A young student at Moscow State University, Alexey Andryunin, and his unnamed partner, have come up with a lucrative sideline that has made them much less interested in their studies: the wash trading of crypto tokens to make it look like there’s a market for them.
A month of bot-effected fake trading volume for a token on a small exchange will cost you $6000. Enough trading to get you listed as a coin of significance on CoinMarketCap, a popular source of crypto data metrics, will cost you $15 000, Coindesk reports in an exclusive from Moscow.
Andryunin’s business, Gotbit, isn’t registered in any jurisdiction, he says, because it’s, “not entirely ethical.”
He also claims that most of his classmates are currently preoccupied by crypto.
Widespread faked volume in crypto is a largely undisputed fact at this point, and the problem shows only minimal signs of going away in the near term.
This is mainly because, while being accessible to speculators across the planet 24-7, many exchanges run in areas of minimal regulation, often semi-anonymously, and many allow anonymous or pseudonymous registration.
An estimated 95% of crypto exchanges are home to wash trading, and Andryunin says exchanges have had little incentive to seriously combat it. “Volume” makes them appear more significant as businesses.
“Our clients are at [the] 300-500 positions (of top-traded coins) on CoinMarketCap,” Andryunin told Coindesk, adding that small exchanges like Hotbit in Shanghai, and BitForex in Hong Kong charge a couple of bitcoins (~$20,000) to list a token, and, according to a paraphrase, “have no other real criteria.”
Andryunin said that on exchanges like these, the action of Gotbit bots seems to be the only indication of liquidity. “These small exchanges, I don’t even get it what they are living off, there are no real volumes there,” he said.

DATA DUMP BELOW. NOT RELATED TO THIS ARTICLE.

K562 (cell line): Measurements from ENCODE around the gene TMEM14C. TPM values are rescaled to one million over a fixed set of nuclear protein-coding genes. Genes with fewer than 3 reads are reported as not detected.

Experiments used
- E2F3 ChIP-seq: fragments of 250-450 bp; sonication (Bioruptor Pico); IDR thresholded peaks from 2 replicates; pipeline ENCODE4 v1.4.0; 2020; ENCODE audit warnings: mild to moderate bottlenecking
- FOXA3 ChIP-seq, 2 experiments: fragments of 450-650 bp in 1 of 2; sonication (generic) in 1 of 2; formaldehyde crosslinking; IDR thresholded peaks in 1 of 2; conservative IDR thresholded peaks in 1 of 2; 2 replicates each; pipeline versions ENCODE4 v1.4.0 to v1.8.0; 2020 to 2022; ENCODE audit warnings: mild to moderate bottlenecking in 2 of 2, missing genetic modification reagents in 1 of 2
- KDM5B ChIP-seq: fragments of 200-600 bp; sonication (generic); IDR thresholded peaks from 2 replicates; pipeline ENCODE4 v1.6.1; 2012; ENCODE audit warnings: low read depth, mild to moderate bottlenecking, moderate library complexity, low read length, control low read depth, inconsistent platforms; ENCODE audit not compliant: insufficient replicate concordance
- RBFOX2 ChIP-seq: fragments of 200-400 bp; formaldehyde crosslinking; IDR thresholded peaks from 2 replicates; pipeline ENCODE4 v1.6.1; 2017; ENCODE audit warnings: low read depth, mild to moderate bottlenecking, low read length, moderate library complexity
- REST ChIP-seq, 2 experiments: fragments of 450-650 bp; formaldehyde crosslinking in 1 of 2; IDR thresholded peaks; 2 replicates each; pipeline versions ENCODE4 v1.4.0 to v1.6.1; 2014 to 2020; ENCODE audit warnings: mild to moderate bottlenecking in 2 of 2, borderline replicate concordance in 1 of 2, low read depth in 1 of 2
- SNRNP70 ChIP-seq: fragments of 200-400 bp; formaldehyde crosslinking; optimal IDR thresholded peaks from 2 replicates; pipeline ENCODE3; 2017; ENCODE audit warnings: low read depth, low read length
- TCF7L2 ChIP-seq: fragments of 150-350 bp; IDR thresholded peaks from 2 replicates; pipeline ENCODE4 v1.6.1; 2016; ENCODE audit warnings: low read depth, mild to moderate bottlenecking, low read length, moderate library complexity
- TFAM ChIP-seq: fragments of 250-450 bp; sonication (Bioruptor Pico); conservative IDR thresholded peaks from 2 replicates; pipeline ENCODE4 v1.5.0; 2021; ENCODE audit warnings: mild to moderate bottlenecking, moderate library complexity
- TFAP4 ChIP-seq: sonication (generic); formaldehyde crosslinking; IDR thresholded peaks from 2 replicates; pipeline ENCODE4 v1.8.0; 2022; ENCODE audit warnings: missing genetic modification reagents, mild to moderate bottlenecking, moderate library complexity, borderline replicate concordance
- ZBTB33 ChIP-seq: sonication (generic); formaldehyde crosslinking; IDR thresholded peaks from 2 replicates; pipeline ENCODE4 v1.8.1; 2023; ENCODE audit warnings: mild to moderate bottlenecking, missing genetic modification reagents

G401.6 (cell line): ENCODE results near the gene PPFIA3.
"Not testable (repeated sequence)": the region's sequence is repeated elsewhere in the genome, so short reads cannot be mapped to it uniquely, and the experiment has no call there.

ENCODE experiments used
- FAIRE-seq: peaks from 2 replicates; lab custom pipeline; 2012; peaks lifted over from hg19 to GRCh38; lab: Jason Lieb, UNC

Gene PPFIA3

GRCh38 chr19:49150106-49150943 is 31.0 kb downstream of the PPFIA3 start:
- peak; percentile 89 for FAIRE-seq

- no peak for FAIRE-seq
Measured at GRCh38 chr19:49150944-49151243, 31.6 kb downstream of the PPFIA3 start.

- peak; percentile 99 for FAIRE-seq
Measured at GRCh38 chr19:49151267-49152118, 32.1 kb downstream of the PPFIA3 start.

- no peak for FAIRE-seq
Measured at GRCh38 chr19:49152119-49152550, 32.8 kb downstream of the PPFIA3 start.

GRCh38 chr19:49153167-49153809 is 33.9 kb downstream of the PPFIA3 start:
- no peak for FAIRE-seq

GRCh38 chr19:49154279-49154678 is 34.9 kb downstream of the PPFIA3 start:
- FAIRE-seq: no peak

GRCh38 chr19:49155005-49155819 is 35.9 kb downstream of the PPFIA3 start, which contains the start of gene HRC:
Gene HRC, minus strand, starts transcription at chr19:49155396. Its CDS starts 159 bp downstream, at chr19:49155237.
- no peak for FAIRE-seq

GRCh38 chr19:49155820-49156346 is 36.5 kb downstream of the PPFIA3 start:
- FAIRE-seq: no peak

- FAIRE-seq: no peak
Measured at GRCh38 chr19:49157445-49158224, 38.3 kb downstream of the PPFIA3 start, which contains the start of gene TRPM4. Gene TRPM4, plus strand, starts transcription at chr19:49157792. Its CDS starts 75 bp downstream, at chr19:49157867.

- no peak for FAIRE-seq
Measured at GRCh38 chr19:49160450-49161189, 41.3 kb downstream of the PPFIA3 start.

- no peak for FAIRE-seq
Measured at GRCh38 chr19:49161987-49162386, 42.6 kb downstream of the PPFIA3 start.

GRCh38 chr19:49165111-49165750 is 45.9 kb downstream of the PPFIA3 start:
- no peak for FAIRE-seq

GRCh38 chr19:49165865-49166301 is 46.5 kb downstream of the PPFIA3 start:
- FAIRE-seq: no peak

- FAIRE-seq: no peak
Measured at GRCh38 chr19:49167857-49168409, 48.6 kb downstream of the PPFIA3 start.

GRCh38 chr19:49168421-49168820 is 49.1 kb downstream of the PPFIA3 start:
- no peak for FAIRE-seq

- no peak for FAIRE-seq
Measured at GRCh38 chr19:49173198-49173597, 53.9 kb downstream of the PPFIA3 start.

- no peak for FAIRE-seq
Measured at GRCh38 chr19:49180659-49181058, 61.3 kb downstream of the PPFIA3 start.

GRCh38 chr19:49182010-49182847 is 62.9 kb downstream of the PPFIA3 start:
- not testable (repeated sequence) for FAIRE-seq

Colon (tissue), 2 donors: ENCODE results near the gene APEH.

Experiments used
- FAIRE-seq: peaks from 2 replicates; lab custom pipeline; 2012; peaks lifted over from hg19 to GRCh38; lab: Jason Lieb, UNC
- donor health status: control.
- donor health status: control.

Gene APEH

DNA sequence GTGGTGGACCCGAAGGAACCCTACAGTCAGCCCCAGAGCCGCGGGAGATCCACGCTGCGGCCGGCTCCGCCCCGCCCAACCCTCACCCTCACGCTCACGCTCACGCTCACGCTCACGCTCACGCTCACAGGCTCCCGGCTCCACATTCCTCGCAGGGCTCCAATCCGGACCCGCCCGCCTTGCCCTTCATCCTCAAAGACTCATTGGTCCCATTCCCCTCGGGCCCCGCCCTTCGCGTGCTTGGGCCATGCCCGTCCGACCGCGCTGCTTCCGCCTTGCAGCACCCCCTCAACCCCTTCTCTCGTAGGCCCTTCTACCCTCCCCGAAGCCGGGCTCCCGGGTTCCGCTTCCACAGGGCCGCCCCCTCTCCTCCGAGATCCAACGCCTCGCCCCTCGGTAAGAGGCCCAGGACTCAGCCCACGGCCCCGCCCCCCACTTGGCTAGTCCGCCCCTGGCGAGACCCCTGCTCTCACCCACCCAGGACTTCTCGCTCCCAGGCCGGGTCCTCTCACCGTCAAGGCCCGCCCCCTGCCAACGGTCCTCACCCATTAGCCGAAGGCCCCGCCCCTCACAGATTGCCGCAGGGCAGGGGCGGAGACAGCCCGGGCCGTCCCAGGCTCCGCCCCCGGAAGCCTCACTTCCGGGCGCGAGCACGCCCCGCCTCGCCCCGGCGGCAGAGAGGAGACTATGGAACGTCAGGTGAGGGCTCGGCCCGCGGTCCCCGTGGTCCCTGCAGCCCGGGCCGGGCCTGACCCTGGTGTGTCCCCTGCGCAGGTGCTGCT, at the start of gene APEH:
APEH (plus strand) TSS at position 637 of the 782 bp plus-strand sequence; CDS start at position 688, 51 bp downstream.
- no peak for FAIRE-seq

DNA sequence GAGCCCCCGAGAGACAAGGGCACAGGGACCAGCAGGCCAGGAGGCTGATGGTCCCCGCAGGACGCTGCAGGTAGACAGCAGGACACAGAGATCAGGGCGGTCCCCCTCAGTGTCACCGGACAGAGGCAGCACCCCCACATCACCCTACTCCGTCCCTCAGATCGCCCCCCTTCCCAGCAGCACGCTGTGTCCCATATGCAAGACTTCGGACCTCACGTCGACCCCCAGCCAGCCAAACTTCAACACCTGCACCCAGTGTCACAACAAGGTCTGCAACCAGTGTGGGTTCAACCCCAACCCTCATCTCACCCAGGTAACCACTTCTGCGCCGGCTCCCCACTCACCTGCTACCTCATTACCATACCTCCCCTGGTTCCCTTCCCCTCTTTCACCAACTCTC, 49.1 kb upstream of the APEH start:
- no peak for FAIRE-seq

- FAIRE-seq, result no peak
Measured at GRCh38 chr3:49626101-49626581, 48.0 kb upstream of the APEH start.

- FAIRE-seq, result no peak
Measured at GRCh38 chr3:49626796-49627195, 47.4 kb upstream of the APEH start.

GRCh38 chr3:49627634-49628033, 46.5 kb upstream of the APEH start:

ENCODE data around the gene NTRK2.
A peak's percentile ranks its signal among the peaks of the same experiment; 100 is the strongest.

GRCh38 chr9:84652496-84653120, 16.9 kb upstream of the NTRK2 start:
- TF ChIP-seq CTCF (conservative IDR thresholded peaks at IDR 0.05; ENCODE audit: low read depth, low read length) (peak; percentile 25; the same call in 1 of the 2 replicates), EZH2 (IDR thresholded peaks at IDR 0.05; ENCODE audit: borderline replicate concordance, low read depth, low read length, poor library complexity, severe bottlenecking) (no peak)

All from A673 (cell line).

ICO-creators need the fake volume to “show” first-round buyers that there is some market, and, presumably, to create it.
After a few months, when the fake volume has attracted real buyers and improved the price, founders and early investors cash out, said Andryunin.
But the young math student is reportedly winding down his business and believes the days of blatant token manipulation will be coming to an end- mainly because recent FATF recommendations will likely be implemented in all of that inter-governmental anti-money laundering organization’s 39 member countries:
“I think FATF will shut it down quickly: the cryptocurrency exchanges will be regulated like NASDAQ and pumping fake volumes will be banned…I’m not big on legal questions, but I think doing on NASDAQ what we are doing here would be a financial crime. And the exchanges will have to monitor it that people are not trading with themselves. Otherwise the exchanges will get blacklisted.”